Most camping headlamps are only a few ounces in weight, but you'll notice the difference once it's strapped to your head. Heavier headlamps bounce more when you move, which is inconvenient on the trail. Furthermore, many hikers try to reduce bounce by tightening the headlamp strap, which can cause headaches over time. That ain't no fun! I personally have no tolerance for bouncing headlamps, so I'm always eager to try one on before purchasing.
Most hiking headlamps are lightweight, but it's important to think about whether you can get by with a lighter headlamp when you can. A blue daypack is adorned with three headlamps. A lightweight headlamp is essential for comfort.
Backpacking headlamps have progressed far beyond a simple on/off switch with a single brightness setting. Here are some additional features to consider when choosing the best headlamp.
Lock Mode: Most modern headlamps have a lock mode that prevents the headlamp from turning on in your pack and draining the battery. Speaking from personal experience, this is a significant selling point when selecting a headlamp. This is useful not only for longer trips, but also for storing at home so you don't end up with a dead battery after driving to a nearby trailhead. When you don't need much brightness, headlamps with a low red light can help keep your night vision intact. This is especially useful for not waking up my tent partner when nature calls in the middle of the night.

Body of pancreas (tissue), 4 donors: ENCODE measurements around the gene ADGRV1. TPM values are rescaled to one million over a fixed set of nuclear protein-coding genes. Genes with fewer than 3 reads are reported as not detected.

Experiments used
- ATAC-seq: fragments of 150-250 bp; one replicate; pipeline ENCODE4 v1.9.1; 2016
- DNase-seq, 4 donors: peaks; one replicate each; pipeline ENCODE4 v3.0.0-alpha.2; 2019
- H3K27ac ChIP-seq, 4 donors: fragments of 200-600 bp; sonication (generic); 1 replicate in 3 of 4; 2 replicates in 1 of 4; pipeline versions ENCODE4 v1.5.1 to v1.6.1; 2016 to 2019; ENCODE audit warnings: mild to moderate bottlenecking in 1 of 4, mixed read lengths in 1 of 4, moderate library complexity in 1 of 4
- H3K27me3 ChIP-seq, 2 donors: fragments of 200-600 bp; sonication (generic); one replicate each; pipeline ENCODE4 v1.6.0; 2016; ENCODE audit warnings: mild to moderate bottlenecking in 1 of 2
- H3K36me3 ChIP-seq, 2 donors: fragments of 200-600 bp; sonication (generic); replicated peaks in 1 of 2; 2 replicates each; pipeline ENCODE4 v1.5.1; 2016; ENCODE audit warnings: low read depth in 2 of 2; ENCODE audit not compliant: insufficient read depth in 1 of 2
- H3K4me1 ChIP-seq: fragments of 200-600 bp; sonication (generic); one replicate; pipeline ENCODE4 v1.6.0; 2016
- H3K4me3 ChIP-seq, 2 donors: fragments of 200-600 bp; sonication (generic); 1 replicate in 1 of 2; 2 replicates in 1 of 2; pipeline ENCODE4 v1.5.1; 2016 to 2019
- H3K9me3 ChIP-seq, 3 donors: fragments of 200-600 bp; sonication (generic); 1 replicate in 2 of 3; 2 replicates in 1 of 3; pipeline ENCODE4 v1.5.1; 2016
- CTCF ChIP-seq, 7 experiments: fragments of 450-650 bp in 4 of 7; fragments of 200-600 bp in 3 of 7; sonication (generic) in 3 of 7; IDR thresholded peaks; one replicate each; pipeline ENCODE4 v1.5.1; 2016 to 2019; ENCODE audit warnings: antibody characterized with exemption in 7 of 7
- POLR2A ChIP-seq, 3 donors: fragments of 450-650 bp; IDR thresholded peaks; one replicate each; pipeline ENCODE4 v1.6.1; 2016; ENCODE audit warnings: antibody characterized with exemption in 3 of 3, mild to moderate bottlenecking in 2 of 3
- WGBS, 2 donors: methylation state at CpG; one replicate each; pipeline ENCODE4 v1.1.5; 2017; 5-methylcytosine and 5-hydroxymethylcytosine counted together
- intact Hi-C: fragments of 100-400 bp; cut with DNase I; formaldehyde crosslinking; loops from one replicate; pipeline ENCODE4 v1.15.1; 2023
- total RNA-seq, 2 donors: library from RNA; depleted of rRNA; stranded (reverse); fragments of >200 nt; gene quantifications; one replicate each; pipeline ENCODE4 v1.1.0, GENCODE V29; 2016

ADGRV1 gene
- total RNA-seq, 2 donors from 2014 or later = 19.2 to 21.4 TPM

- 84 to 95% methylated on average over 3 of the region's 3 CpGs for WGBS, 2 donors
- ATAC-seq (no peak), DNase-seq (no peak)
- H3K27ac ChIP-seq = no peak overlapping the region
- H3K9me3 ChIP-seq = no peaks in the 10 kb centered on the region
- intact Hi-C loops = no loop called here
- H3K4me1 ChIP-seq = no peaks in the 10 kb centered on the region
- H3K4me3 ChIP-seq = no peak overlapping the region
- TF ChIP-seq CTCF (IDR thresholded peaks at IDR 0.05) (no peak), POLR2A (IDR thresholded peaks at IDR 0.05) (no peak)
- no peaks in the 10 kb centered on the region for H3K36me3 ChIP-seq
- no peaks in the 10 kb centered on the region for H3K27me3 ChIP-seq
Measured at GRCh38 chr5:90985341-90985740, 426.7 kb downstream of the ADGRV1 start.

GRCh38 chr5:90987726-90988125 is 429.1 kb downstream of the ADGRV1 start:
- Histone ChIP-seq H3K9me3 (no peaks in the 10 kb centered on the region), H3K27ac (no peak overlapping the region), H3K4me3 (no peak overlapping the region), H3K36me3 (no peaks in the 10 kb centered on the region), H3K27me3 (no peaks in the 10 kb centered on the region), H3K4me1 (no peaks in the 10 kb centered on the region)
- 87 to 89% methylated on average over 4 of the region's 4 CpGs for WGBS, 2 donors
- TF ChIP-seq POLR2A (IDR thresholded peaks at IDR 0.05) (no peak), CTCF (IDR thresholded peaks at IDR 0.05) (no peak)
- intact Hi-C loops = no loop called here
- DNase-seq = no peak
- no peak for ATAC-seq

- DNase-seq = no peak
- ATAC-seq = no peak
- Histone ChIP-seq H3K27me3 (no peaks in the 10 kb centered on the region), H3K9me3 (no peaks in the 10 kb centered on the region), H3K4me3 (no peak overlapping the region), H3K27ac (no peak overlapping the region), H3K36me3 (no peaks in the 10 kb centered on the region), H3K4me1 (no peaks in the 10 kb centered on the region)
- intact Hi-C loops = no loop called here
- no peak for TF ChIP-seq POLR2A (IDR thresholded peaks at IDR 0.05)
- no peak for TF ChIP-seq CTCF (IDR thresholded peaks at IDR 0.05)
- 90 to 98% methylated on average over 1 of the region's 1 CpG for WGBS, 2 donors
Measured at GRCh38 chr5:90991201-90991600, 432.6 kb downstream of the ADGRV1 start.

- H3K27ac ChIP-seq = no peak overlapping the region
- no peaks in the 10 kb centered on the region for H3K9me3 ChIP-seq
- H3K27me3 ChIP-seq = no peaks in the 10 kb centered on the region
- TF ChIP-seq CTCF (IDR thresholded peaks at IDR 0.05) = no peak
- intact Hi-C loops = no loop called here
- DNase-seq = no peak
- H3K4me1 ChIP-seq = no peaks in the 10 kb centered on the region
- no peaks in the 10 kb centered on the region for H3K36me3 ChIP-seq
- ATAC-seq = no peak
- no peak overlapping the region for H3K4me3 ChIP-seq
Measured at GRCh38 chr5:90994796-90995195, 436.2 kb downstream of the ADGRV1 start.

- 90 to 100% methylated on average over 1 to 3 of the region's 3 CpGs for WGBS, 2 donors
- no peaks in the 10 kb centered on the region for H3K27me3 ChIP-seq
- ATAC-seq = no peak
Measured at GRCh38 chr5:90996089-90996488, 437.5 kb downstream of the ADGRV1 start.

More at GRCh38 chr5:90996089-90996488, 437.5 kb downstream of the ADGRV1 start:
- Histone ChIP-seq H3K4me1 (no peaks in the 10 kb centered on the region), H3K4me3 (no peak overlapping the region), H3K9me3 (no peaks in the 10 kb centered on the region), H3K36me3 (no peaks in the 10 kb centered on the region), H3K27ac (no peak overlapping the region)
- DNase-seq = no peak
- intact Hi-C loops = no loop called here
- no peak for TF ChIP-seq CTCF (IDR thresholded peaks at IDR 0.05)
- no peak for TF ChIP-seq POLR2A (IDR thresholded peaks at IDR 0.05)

Strobe Mode: This is typically used to draw someone's attention during an emergency. To increase their visibility to passing cars, some bikers will wear a strobing headlamp backward (in addition to a front-facing headlamp). Some campers will also use them for a quick dance party at the campsite.
Reserve Mode: When your battery runs low, the reserve mode will automatically activate a dim, low-light setting to assist you in returning to the trailhead. This is far safer and more convenient than your headlamp suddenly dying and leaving you in the dark.
How many lumens does a hiking headlamp require?
The number of lumens required for a headlamp is determined by its intended use. For most day-to-day applications, 100-150 lumens will suffice. A headlamp with at least 200 lumens is recommended if you are looking for one for hiking, scrambling, or route finding.
What should the brightness of a hiking headlamp be?
The brightness of a headlamp should be determined by the company's design and intended use. Headlamps can range in brightness from 25 to 15,000 lumens or more. For many people, 100-150 lumens will suffice. However, for hiking, 200 lumens or more will provide sufficient illumination to see the trail at night. A higher lumen headlamp will provide a brighter beam at a lower level, resulting in longer battery life.
How useful is a headlamp when hiking?
The importance of a headlamp when hiking is determined by the type of hike, the length of the hike, and the time of year. Even on a day hike, we recommend carrying a headlamp as a backup. If you go on overnight or night hikes, headlamps become increasingly important.
The best headlamps for hiking will have a long-lasting battery, be durable for outdoor use, have quality features, and be water resistant. There are numerous options available. Even if you didn't find one that appealed to you on my list, we hope the buying considerations section points you in the right direction.